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If you review to statistics from 40,000+ WordPress Websites that Alexa lists in the Top 1 Million, more than 70% of WordPress installations are vulnerable to hacker attacks.

It's Your patients (and employees) They are After

While there are numerous avenues to reach patients that can include administrative systems, point of sale, data storage or email, one area that is a blatant vulnerability is the website. Infosec describes two primary avenues: 1) hackers are using your site to lure in others, or 2) administrators or employees receive phishing emails. It is particularly effective if phishing can lead people back to a page on the website, where as a trusted source they can collect vital access information from your clients.

A phishing scheme can put your website to work for its fraudulent purposes:

  1. Hacker compromises the website
  2. Hacker sets up a page designed to collect important information (say, "reset your patient or employee passwords?")
  3. Hacker invites patient or employee to visit the page and Bam! They are in and the kind of information they can collect is essentially unlimited.
  4. The compromised information can lead to direct fraud, be paired with a phone or mail scam, or lead them to identify password information that opens additional networks to cyber attack.

It's hard to imagine a more compromising situation than your customer giving up their critical passwords on a hacked page on the health care or home care website. Since the IT team for your institution is working hard to protect both data and operations, providing an opening like this just doesn't make sense.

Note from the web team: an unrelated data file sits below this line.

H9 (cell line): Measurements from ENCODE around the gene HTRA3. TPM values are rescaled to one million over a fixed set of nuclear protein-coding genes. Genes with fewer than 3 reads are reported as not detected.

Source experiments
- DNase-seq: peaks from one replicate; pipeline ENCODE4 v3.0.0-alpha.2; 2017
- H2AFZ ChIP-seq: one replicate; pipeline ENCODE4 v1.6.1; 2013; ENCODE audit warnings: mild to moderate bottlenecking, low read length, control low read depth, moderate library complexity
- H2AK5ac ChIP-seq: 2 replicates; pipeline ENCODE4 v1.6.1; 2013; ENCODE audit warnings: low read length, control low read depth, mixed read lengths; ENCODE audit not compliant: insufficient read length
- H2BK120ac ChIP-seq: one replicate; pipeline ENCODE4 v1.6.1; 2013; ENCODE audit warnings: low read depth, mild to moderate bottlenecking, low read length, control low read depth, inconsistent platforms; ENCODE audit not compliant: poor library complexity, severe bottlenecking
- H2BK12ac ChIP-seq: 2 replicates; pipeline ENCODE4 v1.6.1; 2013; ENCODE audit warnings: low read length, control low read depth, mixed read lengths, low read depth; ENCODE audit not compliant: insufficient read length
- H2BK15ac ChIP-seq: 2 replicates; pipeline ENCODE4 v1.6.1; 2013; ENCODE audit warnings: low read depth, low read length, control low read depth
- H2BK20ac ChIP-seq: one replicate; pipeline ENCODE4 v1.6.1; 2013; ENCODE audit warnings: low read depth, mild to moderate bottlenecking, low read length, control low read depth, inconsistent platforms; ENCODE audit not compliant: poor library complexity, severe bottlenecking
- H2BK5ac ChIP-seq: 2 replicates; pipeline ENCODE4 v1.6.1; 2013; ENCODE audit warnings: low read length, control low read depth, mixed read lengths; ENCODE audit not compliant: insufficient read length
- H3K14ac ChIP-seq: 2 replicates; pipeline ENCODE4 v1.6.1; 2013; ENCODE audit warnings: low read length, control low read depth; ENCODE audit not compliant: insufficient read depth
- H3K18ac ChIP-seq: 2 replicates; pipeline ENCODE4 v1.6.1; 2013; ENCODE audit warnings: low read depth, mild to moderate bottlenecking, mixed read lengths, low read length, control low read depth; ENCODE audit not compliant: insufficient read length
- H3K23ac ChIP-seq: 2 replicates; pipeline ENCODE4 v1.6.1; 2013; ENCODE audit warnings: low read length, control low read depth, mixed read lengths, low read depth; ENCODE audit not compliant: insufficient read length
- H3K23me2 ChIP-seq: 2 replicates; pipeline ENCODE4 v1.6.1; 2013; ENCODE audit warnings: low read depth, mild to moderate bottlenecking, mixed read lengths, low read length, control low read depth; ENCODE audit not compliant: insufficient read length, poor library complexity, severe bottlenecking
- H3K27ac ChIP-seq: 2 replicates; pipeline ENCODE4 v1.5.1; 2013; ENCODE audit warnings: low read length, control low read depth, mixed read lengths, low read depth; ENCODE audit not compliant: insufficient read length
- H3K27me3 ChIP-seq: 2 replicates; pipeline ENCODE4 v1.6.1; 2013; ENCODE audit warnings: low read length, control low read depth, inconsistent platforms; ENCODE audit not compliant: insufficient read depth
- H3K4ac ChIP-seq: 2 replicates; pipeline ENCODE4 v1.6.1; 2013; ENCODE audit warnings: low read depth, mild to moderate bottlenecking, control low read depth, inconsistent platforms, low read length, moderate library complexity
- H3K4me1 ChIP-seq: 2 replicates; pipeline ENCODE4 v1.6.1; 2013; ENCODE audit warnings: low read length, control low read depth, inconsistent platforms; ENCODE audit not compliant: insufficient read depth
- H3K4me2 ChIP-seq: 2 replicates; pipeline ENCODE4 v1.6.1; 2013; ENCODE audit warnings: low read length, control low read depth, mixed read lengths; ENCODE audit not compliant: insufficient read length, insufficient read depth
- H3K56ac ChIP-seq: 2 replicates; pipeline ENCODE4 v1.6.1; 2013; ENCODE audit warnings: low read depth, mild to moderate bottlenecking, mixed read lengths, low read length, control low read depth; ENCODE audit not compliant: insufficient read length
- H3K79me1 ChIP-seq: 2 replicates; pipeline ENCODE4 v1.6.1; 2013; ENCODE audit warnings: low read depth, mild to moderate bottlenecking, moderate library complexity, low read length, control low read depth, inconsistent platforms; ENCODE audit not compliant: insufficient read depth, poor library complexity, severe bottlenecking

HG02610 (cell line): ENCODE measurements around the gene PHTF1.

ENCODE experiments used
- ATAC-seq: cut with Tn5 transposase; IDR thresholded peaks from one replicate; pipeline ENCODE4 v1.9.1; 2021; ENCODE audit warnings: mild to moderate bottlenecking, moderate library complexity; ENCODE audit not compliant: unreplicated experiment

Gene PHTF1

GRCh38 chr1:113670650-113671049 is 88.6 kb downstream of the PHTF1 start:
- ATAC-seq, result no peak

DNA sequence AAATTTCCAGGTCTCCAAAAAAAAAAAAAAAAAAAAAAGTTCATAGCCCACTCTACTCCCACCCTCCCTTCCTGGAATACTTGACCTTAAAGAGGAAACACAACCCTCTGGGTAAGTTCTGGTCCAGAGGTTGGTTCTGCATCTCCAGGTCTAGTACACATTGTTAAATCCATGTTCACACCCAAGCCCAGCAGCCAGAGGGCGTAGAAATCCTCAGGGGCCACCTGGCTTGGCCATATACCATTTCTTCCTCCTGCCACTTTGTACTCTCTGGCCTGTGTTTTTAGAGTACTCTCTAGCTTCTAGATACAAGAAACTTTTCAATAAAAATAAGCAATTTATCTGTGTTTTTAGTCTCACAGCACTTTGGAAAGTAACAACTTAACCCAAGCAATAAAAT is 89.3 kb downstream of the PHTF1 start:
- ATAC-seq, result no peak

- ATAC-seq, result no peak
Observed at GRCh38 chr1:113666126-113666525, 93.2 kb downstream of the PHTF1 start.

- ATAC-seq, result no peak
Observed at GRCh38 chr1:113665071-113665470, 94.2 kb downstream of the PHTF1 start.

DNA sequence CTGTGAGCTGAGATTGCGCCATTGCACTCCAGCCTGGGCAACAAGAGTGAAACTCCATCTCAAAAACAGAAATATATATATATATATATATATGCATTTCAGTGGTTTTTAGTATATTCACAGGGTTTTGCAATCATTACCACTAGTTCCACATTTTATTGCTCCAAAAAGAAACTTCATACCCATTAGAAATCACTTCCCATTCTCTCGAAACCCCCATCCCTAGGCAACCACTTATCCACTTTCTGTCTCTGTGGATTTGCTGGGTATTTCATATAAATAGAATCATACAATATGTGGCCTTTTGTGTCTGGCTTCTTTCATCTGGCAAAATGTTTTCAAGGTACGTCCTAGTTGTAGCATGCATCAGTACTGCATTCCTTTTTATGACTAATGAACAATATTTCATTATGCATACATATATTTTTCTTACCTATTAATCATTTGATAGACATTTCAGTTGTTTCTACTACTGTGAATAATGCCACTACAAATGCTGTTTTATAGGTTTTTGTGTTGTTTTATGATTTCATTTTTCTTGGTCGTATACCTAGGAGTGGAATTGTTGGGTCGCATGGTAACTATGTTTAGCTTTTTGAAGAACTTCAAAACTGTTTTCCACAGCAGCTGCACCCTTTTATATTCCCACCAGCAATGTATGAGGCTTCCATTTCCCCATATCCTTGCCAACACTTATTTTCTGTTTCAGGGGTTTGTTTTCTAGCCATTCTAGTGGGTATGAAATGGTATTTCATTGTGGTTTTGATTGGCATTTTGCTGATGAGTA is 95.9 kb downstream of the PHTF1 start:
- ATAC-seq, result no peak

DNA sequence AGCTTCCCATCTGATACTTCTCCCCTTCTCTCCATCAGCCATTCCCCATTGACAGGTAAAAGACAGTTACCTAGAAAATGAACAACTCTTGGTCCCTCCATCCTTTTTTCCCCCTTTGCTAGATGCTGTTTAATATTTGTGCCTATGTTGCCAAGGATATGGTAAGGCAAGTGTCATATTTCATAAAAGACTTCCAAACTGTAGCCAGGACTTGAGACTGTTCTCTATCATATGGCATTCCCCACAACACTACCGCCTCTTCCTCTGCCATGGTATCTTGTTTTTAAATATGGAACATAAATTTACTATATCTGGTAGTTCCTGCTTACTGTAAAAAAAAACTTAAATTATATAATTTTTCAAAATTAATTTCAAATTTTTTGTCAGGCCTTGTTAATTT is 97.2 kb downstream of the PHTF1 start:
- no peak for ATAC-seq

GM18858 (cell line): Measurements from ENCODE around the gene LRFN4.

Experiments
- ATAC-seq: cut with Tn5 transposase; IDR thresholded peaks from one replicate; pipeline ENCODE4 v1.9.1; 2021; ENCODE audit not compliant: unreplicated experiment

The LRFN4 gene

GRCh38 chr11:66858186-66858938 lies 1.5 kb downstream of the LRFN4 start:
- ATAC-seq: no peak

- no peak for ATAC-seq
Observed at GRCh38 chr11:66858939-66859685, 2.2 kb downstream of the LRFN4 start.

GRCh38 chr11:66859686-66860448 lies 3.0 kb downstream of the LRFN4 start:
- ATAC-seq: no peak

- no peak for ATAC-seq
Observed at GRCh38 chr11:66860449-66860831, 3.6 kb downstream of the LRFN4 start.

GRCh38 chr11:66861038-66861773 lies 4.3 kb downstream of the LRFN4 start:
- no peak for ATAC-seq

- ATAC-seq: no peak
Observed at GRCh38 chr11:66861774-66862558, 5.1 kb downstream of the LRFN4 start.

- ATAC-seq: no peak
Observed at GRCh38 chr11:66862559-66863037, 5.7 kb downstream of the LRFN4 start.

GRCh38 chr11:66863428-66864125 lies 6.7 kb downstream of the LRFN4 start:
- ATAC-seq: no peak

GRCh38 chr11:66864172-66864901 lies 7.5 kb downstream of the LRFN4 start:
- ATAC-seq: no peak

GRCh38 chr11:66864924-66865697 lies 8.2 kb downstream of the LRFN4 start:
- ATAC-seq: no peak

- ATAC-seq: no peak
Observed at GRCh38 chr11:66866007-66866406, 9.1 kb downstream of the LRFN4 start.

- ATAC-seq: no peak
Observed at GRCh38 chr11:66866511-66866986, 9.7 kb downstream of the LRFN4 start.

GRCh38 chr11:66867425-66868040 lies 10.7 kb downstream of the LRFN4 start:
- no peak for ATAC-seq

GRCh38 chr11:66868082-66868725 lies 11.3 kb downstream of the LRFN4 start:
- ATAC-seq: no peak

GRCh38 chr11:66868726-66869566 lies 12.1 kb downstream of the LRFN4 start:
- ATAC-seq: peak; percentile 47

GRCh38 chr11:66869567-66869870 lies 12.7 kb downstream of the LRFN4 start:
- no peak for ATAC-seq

At Story, when we used to employ and sell a highly popular hosting service (a name you'd recognize), almost every one of our client's websites were hacked. It was like clockwork, and it was never easy to fix. We graduated to a more secure hosting environment, but we noticed something else - the open source software that we loved and promoted was full of vulnerabilities. Simply adding security software or better hosting to WordPress is really only a half-measure. We even had websites hacked that really offered nothing to the hacker, except the thrill of owning someone else's site, or perhaps for just a little hacking practice.

Website Software Like WordPress is a Hacker's Dream

The very nature of WordPress invites hackers. Since in order to operate WordPress, you need a large number of plugins which are developed by the random assortment of volunteer developers around the world. The national average is greater than 20 plugins per website. Every time that WordPress updates, half of those plugins become vulnerable before they are updated. And keeping them all up-to-date is a regular chore - a chore that almost no one maintains effectively.

->Learn how to quickly make the move from vulnerable to secure with a website that delivers more clients, too.

A best practice approach for healthcare is the use of enterprise level software for their own website. 

Story Collaborative began making its move to SaaS (fully managed security and code) website software beginning in 2017. Talk with us if you are a health or home care provider and you want to quickly move to a secure web profile, you want a pain-free process, and want the other enterprise benefits for sales and marketing that come along in the package. And you'll also remove the reputation and liability risk that comes with allowing the potential for client's critical access passwords to be compromised.  

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Published by David Mills November 5, 2020
David Mills